Three weeks since BJP’s BS Yediyurappa was sworn in as Karnataka chief minister, there is no sign of his council of ministers.
What makes the delay inexplicable is the song and dance that the BJP made when the Congress-Janata Dal (Secular) coalition government was in power. The BJP had alleged that the previous government, in its attempts to survive, was not focussing on administration.
Not just that, during the trust vote the BJP exhibited great impatience to have the process done with. So much so, when the debate on the confidence motion spilled over to the second day, the BJP legislators headed by Yediyurappa staged a sit-in within the Assembly premises through the night in protest.
Finally, the motion of confidence which started on a Thursday (July 18), concluded the next Tuesday (July 23) amid much resentment and protests from the BJP benches. So eager were they to see it through that hardly anyone spoke at length on the vote. On July 26, Yediyurappa was finally sworn in chief minister.
Since then, the state has been waiting for the new ministry. For a party that made such a big issue of governance when the previous government was in power, the new chief minister being unable to name his council of ministers shows the BJP in poor light.
Its chief minister, like earlier Congress dispensations, entirely depends on the “party high command” in Delhi before even moving a leaf in the state. At the same time, it has mastered the art of kicking up a fuss over several issues whenever it is in the opposition but fails to show it is any different when it gets the opportunity.
Since Yediyurappa was sworn in, Karnataka has witnessed some of the worst floods in the past century. Most districts are struggling to cope with the incessant rains and the deluge that have rendered thousands homeless, destroyed crops and livelihood and left scores dead.
At a time when the state could do with a council of ministers to pay maximum attention to the plight of people, there is just one man — the chief minister — who is running all over the state in a task that is well nigh impossible for a single individual even if accompanied by an official paraphernalia.
Former chief ministers Siddaramaiah and HD Kumaraswamy have criticised their successor Yediyurappa for his inability to have a council of ministers. To this, the chief minister was quoted as saying that the state chief secretary and other officials were working hard to ensure relief. And that the chief minister did not have the time to respond to criticism.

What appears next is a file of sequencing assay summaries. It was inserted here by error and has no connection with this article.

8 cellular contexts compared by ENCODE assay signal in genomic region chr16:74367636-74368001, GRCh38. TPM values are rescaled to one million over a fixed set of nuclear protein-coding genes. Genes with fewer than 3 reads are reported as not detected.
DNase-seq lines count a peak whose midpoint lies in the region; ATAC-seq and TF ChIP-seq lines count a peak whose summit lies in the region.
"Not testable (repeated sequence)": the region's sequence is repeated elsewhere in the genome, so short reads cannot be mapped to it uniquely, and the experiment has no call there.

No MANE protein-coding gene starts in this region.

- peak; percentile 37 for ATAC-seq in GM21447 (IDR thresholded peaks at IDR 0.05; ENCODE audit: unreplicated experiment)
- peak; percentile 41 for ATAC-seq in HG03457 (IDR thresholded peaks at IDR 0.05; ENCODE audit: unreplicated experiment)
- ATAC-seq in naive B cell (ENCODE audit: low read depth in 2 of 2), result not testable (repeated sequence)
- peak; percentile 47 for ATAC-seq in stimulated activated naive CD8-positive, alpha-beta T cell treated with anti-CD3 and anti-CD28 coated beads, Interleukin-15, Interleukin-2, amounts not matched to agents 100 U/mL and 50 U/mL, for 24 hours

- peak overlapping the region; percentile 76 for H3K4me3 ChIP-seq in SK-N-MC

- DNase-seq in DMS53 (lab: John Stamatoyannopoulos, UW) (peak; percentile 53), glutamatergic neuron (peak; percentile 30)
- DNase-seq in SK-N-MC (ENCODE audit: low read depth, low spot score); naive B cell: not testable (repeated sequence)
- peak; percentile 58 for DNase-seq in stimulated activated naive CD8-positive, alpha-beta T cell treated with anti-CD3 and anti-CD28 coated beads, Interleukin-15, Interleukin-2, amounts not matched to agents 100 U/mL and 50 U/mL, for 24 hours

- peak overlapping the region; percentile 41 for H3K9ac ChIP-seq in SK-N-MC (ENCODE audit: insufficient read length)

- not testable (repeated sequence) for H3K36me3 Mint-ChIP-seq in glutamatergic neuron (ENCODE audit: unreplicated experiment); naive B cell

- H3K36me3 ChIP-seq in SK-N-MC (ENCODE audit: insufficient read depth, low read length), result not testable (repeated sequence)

By the same logic, when the JD(S)-Congress was involved in fire-fighting within its camp earlier, the state administration was being managed by the bureaucracy. But the BJP and its retinue of legislators incessantly criticised the coalition, alleged the state administration was paralysed and used this as another excuse why the coalition had to be replaced.
Now that the BJP has come to power, it appears that the party is no longer bothered about the administration. The state could be suffering drought, flood or any other calamity but the central leadership of the party has no time to help its chief minister form the new ministry.
The reasons could be complicated as there is a fear within the party of dissension and revolt when the new ministry is named. Already, there are claimants for the post of deputy chief minister and plum postings within the ministry.
In addition, the 17 legislators who quit the coalition to help the BJP come to power are reportedly vying for berths in the ministry. Other than the two independents, the chances of 15 others are up in the air as the previous speaker K R Ramesh Kumar disqualified them under the anti-defection act.
The rebel legislators have approached the Supreme Court, seeking a stay. Their fortunes hinge on the apex court ruling. The BJP, meanwhile, is probably unable to make up its mind what to do with the rebels.
Bye-elections too have to be held to fill the vacancies of at least 15 legislators and there is no saying who will emerge winners. If the Congress-JDS coalition, contesting in an alliance or separately, wins more seats than the BJP it will have a chance to return to power. The BJP needs to win at least eight of the 15 to remain in power. Else it will have to go back to the opposition benches or instability will reign.
When The Federal contacted former BJP ministers Basavaraj Bommai and KS Eshwarappa, they conceded that they had no clue why there has been a delay. Given that the BJP central leadership is on a high following the recent Lok Sabha victory, the delay could indicate a new line of thinking in the selection of ministerial nominees. If that indeed happens, it could upset the BJP’s old guard in the state.
Be that as it may, ministry formation is an internal matter for the BJP. Until now, the party has shown it is not very different from its predecessors on this score. Also, unfortunately for the voter, it has become standard practice for political parties to take people for granted and at best offer lip service to governance, as the flood-hit regions are probably realising, rather painfully.
(With inputs from Prabhu Mallikarjunan)